Differentiating between the notions of religion and spirituality have real consequences when we look at the development of traditional aged undergraduate students. For example, Pascarella and Terenzini (1991) found that most of the research done in the area of religious attitude change fell into two categories: general religiosity and religious activities. Most studies in the past 30 years have shown significant declines in religious attitudes, values, and behaviors. When religion and spirituality are considered one and the same one would think that spirituality as well was in decline. However, the specific practices often addressed in the research are church attendance, prayer, grace before meals, identification with a particular religious denomination, and beliefs in a supreme being. While some of these, it may be argued, relate to rejection of spirituality, most do not address issues of spirituality at all as defined above; they are merely simple external measures or practices associated with religion. So based on this type of research we cannot really say what changes have occurred within the realm of spirituality and spiritual development of college students.
There are, however, changes in students identified in the literature of the past 30 years not often associated with religion, but congruent with the propositions related to spirituality and spiritual development. These include a movement toward greater altruism, humanitarianism, and social conscience, more social, racial, ethnic, and political tolerance, greater support for the rights of individuals, and for gender equality, and being able to consider situations from beyond one’s own perspective (that is, transcending one’s locus of centricity). Each of these changes can be argued as being at least somewhat spiritual in nature. Additionally, viewed from the lens of spirituality, Chickering and Reisser’s (1993) notion of humanizing values within their vector of “Developing Integrity” takes on a distinctly spiritual tone.
In the earlier developmental stages, moral rules and religious teachings are interpreted literally. But if the stories are seen to contradict each other or if the teachings contradict life experience, literalism breaks down. New teachers may be found, but sooner or later, interpreters are bound to differ. As students deal with tensions between ancient traditions and new ideas, conformity and questioning, guilt and freedom, self-interest and unselfishness, they slowly recognize the need to take responsibility for defining their own positions, to commit to beliefs that ring true to their deepest selves, while remaining open and tolerant. (pp. 240-241)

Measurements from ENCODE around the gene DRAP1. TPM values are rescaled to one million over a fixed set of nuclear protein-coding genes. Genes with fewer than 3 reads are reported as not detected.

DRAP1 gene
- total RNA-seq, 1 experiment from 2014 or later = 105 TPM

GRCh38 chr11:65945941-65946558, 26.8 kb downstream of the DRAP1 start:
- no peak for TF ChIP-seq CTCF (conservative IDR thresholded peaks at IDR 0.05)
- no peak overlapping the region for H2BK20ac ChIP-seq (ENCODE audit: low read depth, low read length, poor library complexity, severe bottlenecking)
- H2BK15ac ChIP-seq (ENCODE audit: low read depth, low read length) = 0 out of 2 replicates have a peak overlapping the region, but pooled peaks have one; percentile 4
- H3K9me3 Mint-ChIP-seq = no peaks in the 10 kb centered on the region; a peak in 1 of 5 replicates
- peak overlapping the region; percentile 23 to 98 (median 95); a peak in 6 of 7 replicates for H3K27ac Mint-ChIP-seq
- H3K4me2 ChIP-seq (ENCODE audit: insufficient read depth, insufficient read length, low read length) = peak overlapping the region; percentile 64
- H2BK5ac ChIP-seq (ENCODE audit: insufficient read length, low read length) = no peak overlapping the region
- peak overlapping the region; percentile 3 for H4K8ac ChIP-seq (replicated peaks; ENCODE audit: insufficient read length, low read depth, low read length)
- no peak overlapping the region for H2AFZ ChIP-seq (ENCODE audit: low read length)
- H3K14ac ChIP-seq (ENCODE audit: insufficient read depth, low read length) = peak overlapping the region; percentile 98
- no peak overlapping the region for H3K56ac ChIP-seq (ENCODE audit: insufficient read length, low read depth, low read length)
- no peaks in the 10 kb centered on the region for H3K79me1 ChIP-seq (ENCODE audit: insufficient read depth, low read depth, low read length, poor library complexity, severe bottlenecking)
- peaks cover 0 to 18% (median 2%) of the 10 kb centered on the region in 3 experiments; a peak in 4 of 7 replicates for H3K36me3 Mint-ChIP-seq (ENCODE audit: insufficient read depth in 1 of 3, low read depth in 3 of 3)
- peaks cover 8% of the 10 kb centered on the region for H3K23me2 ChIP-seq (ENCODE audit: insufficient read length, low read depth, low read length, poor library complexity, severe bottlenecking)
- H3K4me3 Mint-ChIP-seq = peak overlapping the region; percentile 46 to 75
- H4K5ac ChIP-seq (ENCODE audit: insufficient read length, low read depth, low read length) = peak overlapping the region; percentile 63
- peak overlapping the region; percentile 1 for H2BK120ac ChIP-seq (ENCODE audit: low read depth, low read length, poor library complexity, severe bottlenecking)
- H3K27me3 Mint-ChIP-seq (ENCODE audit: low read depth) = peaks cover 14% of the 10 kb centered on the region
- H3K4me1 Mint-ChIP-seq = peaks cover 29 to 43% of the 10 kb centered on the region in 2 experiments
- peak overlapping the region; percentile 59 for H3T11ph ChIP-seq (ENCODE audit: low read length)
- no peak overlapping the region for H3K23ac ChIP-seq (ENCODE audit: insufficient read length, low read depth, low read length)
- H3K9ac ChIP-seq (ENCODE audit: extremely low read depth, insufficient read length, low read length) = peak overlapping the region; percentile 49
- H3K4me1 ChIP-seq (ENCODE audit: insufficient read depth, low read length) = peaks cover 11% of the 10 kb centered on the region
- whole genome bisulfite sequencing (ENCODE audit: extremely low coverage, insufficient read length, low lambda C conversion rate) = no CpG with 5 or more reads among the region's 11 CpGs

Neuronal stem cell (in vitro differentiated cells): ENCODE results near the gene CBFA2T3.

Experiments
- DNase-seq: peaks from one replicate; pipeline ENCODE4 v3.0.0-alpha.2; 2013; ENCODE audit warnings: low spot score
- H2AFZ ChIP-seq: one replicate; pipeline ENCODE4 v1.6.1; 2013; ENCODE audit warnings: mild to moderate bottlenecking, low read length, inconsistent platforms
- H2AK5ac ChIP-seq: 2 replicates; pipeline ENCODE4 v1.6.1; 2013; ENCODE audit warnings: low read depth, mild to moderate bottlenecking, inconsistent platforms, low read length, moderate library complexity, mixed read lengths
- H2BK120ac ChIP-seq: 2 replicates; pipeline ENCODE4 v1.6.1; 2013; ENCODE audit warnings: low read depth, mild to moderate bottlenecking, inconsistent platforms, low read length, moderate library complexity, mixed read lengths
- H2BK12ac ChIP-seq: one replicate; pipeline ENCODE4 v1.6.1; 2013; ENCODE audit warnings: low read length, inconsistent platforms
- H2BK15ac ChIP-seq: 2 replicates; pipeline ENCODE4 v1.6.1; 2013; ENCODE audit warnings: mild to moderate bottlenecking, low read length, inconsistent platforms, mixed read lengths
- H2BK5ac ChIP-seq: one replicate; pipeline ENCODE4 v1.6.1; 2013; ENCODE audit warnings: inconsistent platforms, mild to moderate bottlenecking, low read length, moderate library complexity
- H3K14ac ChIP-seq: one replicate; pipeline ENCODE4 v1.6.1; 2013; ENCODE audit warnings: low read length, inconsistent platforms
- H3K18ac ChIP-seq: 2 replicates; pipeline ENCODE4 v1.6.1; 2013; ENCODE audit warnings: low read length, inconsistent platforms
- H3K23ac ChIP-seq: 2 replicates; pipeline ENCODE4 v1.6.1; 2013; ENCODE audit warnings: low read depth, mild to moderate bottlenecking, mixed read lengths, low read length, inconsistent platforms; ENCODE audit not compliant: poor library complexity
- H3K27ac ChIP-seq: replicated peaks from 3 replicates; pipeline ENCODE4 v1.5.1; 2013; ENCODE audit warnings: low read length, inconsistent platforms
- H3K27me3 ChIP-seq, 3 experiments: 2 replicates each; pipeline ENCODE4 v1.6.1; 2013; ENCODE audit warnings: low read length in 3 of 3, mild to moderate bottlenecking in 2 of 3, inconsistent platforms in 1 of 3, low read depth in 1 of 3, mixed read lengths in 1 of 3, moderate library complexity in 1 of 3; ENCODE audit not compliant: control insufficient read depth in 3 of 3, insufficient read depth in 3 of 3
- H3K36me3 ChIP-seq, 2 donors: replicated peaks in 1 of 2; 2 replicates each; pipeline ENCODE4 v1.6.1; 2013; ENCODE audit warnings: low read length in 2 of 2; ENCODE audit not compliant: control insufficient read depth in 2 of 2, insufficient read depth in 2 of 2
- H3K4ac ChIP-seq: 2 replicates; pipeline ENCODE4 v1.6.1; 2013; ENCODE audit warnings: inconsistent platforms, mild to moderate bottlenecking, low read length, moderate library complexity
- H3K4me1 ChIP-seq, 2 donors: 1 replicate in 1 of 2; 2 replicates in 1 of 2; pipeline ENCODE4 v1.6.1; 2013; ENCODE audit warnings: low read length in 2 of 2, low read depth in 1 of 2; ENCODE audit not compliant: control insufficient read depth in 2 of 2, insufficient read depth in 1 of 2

This description reflects the definition of spirituality cited above in that, while developed within a community or tradition, spirituality is, ultimately, personal and idiosyncratic, and it is a process.
I think the implications are clear for those working with college students. First, we must reflect on our use of and meaning for the notions of religion and spirituality. Do we use them as if they were synonymous? Do we differentiate them in conversation and in practice? Do we challenge others in their use of the terms as synonymous?
Then we need to consider the impact of our assumptions on our work with and perceptions of our students. Do we assume that our church-going students are somehow more spiritually developed than our “troublemakers?” Do we recognize that a rejection of family religious beliefs and practices may, in fact, be a forward step in a student’s spiritual development? Do we recognize and respect non-religious avenues of spiritual development as authentic?
I believe for those interested in promoting spiritual development on campus, there is much value in preserving and promoting religious pluralism in higher education. That is, not separating and holding religion apart of student affairs, but welcoming in and supporting both multiple religious practices, but also nonreligious avenues of spiritual development.
Finally, I think another implication is the need for those working with college students to challenge them to differentiate between these two concepts. Conversations about the differences between the two can perhaps be a stimulus for a personal spiritual journey.
I invite you to contact me at email@example.com with any feedback, comments, or critiques about this essay.
Chickering, A., & Reisser, L. (1993). Education and identity (2nd Ed.). San Francisco: Jossey-Bass.
Love, P. G., & Talbot, D. (1999). Defining spiritual development: A missing consideration for student affairs. NASPA Journal, 37(1), 361-375.
Parks, S. (2000). Big questions, worthy dreams: Mentoring young adults in their search for meaning, purpose, and faith. San Francisco: Jossey-Bass.
Pascarella, E., & Terenzini, P. (1991). How college affects students. San Francisco: Jossey-Bass.
Stein, J. (Ed.) (1979). The Random House dictionary of the English language. New York: Random House.